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Malik Hooker Says It's a 'Blessing' To Receive Recognition From Fans

Ohio State sophomore safety Malik Hooker realizes the recognition he currently receives from fans will 'not always' be there.

Malik Hooker had to wait until his third year at Ohio State to become the starting safety for the Buckeyes. He redshirted his first year and then sat behind the likes of Vonn Bell and Tyvis Powell the next season.

When his number was finally called at the start of the 2016 campaign he didn’t wait long to make an impact.

Hooker had two interceptions in Ohio State’s season opener against Bowling Green. On the first theft, he tipped the ball to himself and caught it with one hand while falling to the turf.

The New Castle, Penn., native would go on to record four more picks during the regular season, three of which he returned for touchdowns.  

That combined with his 67 tackles in 2016 has led to him being name a first-team All-American by The Sporting News and a first-team All-Big Ten player on defense by both the league’s coaches and the media.

Though these national honors came once the regular season ended, OSU fans and students have known who Hooker is for quite some time now. That wasn’t the case at the beginning of the season, however.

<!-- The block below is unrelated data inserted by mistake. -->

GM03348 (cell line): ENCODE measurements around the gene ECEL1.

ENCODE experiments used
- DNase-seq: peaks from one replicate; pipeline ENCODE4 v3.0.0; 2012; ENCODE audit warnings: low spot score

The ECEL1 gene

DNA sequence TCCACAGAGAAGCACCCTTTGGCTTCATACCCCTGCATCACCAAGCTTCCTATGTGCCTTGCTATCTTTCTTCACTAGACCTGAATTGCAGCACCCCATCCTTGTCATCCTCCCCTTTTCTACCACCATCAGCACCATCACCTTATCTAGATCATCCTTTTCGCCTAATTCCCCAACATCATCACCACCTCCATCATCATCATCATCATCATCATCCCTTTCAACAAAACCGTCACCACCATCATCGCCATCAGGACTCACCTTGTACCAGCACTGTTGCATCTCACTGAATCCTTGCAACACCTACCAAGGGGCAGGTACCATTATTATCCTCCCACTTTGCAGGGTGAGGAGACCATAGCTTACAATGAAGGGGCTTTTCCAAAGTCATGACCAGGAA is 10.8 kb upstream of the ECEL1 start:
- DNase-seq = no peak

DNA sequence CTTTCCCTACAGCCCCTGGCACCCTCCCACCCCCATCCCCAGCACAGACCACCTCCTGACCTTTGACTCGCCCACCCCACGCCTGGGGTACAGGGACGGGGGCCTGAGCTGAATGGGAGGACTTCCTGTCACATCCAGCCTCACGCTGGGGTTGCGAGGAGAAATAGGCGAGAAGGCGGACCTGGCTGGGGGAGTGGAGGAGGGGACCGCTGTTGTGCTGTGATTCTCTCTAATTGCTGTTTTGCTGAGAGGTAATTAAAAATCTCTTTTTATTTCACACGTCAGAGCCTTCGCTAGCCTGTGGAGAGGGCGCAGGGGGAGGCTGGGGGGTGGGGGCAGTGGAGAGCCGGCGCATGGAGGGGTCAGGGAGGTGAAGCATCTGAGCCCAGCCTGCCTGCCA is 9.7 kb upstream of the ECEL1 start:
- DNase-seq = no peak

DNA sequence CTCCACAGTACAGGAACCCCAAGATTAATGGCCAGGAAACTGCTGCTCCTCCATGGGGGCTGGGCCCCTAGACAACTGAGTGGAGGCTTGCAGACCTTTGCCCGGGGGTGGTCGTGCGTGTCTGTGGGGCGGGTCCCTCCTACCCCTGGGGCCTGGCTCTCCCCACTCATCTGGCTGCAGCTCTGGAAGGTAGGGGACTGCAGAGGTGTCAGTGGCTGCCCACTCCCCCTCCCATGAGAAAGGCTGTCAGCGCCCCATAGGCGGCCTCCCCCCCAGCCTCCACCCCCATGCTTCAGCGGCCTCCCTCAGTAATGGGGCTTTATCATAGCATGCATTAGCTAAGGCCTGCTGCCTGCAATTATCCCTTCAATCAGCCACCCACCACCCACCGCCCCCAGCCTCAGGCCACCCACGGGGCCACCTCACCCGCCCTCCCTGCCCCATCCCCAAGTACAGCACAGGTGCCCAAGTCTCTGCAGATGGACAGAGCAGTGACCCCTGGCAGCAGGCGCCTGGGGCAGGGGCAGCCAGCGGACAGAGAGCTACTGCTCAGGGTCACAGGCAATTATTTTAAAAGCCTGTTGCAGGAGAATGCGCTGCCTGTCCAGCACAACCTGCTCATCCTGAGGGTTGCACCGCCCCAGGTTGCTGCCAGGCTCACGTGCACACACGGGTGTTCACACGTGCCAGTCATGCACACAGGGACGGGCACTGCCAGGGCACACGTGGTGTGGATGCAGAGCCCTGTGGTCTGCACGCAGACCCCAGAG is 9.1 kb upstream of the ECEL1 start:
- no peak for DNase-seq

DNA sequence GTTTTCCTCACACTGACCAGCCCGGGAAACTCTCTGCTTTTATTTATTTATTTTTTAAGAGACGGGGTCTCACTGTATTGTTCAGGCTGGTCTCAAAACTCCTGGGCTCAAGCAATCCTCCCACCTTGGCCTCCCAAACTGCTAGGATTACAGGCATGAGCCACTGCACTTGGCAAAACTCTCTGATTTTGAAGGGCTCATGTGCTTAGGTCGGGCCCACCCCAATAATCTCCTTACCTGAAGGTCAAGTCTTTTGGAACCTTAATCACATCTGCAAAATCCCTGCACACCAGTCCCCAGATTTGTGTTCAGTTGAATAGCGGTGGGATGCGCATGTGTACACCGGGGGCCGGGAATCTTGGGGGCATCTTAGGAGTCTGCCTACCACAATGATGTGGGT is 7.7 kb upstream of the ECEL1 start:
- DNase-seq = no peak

“I would probably say probably after the second game of the season, Tulsa, when I had the pick six,” Hooker said. “That’s when a lot of people started recognizing me and just saying, ‘What’s up?’ and stuff like that. So, probably then.”

Hooker’s interception return for a touchdown against the Golden Hurricane gave the Buckeyes a 13-6 lead late in the first half.

After that, he said people have stopped to congratulate him on his performances throughout the season routinely when he’s walking around campus or even while he’s in class.

Some players may get annoyed by this, but Hooker enjoys the recognition because he knows it won’t last forever.   

“Me, personally, I don’t think it’s weird at all,” he said of fans commending him. “Like I said, it’s definitely a blessing and a humbling thing because most football players, they fail to realize that at one point in your life you’re not going to play football no more and people are not going to recognize you. So, I feel like for football players it’s humbling. You just got to take it in because it’s not always going to be there.”


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